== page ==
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Avg. Price Paid:$22,158 - $22,158
Original MSRP: $54,145 - $54,145
MPG: 13 City / 19 Hwy
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2007 Cadillac Escalade EXT Performance

This performance review was written when the 2007 Cadillac Escalade EXT was new.

The 2007 Escalade EXT is a big, heavy vehicle, but reviewers find that its new, more powerful engine gives it impressive thrust. "Cadillac's Escalade EXT may weigh almost 3 tons," says Edmunds, "but with more than 400 pound-feet of torque on tap, acceleration comes easily in almost any situation." The suspension and ride get good notices, but the reviews of the steering and brakes are mixed.

Acceleration and Power

Only a single engine is available for the nearly 6,000-pound Escalade EXT, and it's a big one, a 6.2-liter V8 that can generate 403 horsepower, plenty of low-end torque and a towing capacity of 7,600 pounds. By and large reviewers think this engine is great, but several lament that even this much power can barely keep up with the EXT's bulk. "I think this is one of GM's best engines," says the Dallas Morning News. "But 5,838 pounds of weight definitely dulls some of the engine's luster." Kelley Blue Book finds that the V8 "thrusts the big vehicle forward with eye-opening authority." Cars.com goes so far as to say that the EXT "could probably surprise some punks at the drag strip."

The Environmental Protection Agency doesn't publish fuel economy ratings for vehicles in the EXT's weight class, but Cadillac says that it gives the same gas mileage as the Escalade ESV:13 miles per gallon in the city and 19 on the highway. "If you can afford a vehicle that gets fuel economy in the teens," says Newsday, "and you don't feel any guilt about driving one -- you'll find the redesigned-for-2007 Escalade family to be competitive and then some as big SUVs go."

The EXT comes with a Hydra-Matic 6L80 six-speed automatic transmission with a Driver Shift Control manual mode and Performance Algorithm Shifting (PAS). This is an upgrade over the previous model and reviewers find that it performs smoothly. "A new six-speed automatic transmission shifts more smoothly and boosts fuel economy compared to GM's four-speed gearbox in the previous model," says Forbes. Edmunds finds that its shifts are "crisp and well-timed" and that its manual mode is "helpful on slick and winding roads." Consumer Guide thinks that the transmission "changes gears smoothly," but they also note that "some testers cite an occasional reluctance to downshift for passing."

Handling and Braking

Reviewers find the EXT's handling surprisingly good for a truck. "This heavy full-frame luxury truck drives like a very large car," says Kelley Blue Book. "It's no sport sedan, but it is more agile, sure-footed and Cadillac-comfortable than most any other full-size truck you'll encounter." Edmunds says that the "Escalade certainly doesn't make you feel as if it takes a lot of wrestling with physics to get where you want to go," and adds that it  "manages to deliver easy carlike maneuverability with reassuring highway stability, and it never feels as if you're tugging at the front wheels with a length of rope." Most feel that the current model's handling is an improvement over earlier versions. The Washington Times says that the "EXT still feels big when maneuvering around the mall parking lot, but it's now more manageable."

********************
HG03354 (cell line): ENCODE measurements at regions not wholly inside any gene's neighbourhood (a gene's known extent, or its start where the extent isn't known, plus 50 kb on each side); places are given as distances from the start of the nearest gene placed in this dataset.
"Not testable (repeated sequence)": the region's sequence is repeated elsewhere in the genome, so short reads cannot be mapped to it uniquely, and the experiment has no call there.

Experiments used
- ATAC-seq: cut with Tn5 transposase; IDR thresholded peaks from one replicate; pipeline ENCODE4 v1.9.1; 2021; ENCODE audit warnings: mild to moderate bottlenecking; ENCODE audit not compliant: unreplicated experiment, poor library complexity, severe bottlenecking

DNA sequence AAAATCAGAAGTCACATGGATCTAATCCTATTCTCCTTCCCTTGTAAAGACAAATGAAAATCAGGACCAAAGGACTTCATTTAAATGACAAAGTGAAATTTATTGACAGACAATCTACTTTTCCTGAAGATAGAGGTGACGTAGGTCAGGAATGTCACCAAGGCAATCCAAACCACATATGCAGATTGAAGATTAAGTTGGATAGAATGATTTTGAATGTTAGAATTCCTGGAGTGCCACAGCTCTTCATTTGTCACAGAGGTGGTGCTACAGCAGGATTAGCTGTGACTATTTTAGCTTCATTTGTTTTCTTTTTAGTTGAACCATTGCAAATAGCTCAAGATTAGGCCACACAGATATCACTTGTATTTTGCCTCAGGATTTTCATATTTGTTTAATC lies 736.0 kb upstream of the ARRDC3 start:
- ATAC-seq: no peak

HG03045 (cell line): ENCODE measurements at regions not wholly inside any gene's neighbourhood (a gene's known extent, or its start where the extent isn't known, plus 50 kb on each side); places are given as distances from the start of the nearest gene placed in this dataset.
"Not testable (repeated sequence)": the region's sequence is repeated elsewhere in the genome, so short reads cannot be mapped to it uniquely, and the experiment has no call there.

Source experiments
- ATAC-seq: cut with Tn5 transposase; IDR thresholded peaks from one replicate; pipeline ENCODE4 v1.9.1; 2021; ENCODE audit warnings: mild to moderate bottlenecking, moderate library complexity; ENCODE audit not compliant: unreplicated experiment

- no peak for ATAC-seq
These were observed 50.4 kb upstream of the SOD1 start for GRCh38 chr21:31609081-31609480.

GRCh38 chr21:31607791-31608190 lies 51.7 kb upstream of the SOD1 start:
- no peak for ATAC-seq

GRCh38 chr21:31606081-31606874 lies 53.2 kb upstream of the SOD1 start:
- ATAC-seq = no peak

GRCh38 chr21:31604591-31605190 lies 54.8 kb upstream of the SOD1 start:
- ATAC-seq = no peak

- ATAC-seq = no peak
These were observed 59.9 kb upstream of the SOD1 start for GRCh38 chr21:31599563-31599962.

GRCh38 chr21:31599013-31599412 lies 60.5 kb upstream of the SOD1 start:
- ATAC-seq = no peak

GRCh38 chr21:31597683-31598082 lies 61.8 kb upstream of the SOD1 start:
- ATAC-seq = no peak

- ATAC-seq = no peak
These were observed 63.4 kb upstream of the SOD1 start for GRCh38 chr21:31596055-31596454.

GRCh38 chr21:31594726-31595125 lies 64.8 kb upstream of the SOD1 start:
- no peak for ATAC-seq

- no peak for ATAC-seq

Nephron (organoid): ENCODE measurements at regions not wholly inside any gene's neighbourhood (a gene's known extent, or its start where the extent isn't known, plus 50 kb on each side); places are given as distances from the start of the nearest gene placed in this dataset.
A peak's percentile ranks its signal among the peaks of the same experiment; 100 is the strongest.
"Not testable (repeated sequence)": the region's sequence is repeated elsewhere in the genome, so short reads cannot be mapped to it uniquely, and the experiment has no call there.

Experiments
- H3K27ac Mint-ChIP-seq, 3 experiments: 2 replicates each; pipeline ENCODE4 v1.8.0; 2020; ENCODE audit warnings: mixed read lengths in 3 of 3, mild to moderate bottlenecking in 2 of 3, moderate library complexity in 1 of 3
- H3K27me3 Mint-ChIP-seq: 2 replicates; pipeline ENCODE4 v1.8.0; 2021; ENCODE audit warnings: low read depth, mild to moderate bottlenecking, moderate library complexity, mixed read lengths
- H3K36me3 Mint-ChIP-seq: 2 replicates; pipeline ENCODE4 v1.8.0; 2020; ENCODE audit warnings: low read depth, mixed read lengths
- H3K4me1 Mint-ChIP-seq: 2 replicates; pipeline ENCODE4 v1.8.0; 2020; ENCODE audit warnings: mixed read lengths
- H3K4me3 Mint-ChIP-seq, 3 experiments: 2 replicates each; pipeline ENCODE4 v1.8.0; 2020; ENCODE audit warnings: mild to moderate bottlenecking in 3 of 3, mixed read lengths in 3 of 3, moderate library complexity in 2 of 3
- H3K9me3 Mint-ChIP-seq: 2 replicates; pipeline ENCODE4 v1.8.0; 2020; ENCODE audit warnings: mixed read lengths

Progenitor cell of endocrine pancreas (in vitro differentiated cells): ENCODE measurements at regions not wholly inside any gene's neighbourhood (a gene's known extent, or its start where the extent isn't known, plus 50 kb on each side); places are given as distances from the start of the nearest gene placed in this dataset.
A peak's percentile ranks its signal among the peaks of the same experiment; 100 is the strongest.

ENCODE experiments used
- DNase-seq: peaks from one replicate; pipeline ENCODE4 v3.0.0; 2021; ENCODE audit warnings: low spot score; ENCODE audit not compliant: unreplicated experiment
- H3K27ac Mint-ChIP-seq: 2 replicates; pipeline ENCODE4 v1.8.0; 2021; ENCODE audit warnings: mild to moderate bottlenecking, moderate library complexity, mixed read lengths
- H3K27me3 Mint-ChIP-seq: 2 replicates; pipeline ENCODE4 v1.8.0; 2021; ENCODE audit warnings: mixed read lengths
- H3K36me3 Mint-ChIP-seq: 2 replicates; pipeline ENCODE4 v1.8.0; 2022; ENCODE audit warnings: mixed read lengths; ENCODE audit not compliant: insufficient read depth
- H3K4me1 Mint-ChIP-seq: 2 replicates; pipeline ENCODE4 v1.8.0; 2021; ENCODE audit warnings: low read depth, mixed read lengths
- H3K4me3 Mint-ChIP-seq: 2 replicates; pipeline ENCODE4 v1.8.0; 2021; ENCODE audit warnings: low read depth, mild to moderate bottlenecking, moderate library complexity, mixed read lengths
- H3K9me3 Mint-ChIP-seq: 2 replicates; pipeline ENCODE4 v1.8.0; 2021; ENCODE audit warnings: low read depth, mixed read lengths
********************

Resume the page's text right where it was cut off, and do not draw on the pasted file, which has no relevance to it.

The EXT's ride is well reviewed. "The ride quality is remarkable," says the Detroit News. Edmunds finds that "the Escalade has all the supple composure we've come to expect from the latest generation of trucks." Consumer Guide believes that the "ESV/EXT's longer wheelbase contributes to [a] smoother ride." Not all reviewers are equally enthusiastic. The Dallas Morning News feels that "the EXT seemed a little un-Caddy-like as it shuddered and quaked over some of Dallas' more badly pocked streets. It felt more Chevrolet than Cadillac, and I blamed the all-wheel drive for most of that." But they add that the EXT "has good basic dynamics -- a decent suspension on the sorts of petal-covered streets that most rich folk drive."

Reviews on the EXT's steering are somewhat mixed. Edmunds finds the steering to be "light and precise...and the turning radius is a relatively tidy 39 feet," but they also find that on a slalom course the EXT "went fast enough to require a little opposite steering lock (which apparently panicked the electronics sufficiently to trigger an inquiry from OnStar about whether we'd suffered some kind of airbag deployment)." Consumer Guide notes that some of their testers like the feel of the steering while others find it "vague and overassisted." And the Detroit News believes that "the steering still has a few quirks and sometimes feels too isolated from the road."

Reviews of the brakes are also mixed. Consumer Guide says, "Strong brakes have [a] reassuringly firm pedal, but fast stops trigger lots of nosedive." Edmunds, in a comparison between the EXT and the competing Lincoln Mark LT, notes that "neither is exactly the poster child for braking performance. Still, the Lincoln's 134-foot stopping distance from 60 mph is considerably better than the Escalade's 142-foot performance."

Review Last Updated: 5/5/08

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